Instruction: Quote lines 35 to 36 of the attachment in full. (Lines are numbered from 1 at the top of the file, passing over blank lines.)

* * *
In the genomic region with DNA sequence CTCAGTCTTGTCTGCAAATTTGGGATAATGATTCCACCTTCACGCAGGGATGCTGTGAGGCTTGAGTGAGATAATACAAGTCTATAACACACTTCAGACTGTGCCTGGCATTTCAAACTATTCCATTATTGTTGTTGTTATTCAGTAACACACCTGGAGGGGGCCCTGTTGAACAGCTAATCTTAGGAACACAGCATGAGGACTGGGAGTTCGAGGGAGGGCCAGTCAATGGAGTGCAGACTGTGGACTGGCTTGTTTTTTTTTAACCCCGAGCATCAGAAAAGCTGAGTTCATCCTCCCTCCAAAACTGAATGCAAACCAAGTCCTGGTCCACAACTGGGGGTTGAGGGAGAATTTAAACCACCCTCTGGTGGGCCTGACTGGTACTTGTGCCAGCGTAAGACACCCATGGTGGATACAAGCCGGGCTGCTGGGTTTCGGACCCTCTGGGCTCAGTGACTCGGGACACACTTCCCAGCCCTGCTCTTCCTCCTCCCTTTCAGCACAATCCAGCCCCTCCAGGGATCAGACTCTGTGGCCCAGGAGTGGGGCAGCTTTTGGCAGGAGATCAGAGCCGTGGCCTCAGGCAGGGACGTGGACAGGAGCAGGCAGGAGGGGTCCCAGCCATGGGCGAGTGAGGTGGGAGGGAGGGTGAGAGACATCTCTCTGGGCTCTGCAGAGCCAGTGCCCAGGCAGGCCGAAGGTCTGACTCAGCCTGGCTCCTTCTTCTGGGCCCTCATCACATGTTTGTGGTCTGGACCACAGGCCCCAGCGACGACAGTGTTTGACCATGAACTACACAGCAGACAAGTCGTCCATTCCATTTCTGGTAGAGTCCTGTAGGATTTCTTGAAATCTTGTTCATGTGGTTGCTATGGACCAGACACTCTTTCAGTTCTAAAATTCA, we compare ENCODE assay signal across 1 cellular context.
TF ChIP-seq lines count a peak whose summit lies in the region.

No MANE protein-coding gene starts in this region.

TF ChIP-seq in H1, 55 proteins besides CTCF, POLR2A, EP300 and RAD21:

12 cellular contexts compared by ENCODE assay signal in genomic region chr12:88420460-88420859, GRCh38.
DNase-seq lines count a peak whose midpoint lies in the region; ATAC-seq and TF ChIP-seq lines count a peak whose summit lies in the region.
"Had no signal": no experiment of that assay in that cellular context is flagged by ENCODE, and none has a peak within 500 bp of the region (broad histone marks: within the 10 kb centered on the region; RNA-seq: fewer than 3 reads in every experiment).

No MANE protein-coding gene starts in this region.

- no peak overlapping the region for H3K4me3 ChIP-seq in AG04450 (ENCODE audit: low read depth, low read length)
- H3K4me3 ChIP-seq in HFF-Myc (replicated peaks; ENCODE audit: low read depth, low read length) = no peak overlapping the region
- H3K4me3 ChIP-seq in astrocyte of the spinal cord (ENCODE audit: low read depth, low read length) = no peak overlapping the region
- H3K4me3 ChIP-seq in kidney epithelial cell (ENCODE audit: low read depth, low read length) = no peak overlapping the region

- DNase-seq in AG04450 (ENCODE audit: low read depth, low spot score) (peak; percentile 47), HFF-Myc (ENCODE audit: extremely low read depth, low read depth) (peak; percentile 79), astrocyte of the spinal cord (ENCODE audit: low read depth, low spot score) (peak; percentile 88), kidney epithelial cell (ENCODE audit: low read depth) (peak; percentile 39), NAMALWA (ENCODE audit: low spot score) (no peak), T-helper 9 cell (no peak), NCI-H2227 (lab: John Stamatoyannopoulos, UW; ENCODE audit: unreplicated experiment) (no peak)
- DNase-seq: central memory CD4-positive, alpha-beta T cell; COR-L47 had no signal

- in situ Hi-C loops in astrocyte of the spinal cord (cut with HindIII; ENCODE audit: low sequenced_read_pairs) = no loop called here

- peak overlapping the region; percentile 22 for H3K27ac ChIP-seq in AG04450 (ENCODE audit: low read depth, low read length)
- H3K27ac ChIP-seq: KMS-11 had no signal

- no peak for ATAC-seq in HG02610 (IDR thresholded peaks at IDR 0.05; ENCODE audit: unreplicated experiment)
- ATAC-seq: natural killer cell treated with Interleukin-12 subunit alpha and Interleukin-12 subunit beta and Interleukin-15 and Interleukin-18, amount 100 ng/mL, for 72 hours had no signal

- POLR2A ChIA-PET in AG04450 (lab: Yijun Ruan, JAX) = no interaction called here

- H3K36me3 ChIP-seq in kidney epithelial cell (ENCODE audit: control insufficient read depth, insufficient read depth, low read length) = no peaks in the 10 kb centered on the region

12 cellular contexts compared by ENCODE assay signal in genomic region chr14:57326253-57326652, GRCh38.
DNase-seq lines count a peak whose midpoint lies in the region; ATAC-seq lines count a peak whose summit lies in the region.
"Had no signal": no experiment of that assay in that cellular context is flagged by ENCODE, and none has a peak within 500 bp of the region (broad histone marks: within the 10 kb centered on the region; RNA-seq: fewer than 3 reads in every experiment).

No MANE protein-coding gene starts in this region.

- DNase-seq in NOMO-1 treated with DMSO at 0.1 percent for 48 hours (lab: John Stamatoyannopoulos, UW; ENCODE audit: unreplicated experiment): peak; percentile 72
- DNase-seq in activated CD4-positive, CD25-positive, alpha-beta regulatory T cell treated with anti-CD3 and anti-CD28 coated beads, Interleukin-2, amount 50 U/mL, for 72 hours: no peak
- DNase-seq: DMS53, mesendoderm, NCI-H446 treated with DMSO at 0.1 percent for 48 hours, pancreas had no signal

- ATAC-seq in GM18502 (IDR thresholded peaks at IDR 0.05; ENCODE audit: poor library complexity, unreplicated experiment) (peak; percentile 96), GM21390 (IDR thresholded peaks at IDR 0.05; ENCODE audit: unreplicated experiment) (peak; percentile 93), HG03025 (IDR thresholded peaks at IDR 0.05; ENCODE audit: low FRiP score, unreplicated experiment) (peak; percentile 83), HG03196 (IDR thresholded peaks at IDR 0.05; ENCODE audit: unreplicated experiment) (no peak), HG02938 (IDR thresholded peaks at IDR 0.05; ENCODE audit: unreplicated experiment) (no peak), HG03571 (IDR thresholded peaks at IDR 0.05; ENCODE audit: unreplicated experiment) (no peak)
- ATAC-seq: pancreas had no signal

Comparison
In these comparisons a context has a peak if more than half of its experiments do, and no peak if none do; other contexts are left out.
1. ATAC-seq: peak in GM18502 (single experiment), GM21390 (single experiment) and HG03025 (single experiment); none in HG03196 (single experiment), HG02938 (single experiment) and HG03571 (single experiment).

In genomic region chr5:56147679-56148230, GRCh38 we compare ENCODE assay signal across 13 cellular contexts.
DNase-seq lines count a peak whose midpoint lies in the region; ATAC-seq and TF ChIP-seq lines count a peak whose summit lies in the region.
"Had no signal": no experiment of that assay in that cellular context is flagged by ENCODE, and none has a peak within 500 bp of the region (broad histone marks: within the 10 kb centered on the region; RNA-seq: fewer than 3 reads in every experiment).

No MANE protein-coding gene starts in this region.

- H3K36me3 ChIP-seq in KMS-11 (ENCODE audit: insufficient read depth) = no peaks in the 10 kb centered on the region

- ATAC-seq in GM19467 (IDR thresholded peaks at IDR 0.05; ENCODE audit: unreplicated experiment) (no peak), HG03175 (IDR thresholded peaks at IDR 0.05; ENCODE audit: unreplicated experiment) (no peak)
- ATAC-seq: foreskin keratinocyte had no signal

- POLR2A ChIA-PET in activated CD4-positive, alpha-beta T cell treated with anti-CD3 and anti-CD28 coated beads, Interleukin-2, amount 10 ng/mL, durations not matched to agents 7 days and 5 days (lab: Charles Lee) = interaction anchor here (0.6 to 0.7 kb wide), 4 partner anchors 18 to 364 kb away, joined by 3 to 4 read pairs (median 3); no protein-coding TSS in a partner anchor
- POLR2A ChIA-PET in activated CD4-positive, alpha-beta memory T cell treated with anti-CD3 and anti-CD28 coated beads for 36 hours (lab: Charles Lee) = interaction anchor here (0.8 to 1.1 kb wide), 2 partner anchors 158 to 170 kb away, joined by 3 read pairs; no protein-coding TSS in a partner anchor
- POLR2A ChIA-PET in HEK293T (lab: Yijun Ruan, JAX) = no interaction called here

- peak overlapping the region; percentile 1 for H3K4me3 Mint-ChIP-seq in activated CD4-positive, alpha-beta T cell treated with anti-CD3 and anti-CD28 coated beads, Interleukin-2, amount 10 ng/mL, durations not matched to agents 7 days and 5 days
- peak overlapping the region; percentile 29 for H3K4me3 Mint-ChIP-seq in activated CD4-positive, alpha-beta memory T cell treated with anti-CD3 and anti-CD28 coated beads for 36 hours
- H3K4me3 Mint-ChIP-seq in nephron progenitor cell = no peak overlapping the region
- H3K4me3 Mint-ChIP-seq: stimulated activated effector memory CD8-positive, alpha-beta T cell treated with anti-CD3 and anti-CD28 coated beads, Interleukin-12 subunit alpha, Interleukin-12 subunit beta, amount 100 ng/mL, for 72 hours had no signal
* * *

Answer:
DNase-seq lines count a peak whose midpoint lies in the region; ATAC-seq and TF ChIP-seq lines count a peak whose summit lies in the region.
"Had no signal": no experiment of that assay in that cellular context is flagged by ENCODE, and none has a peak within 500 bp of the region (broad histone marks: within the 10 kb centered on the region; RNA-seq: fewer than 3 reads in every experiment).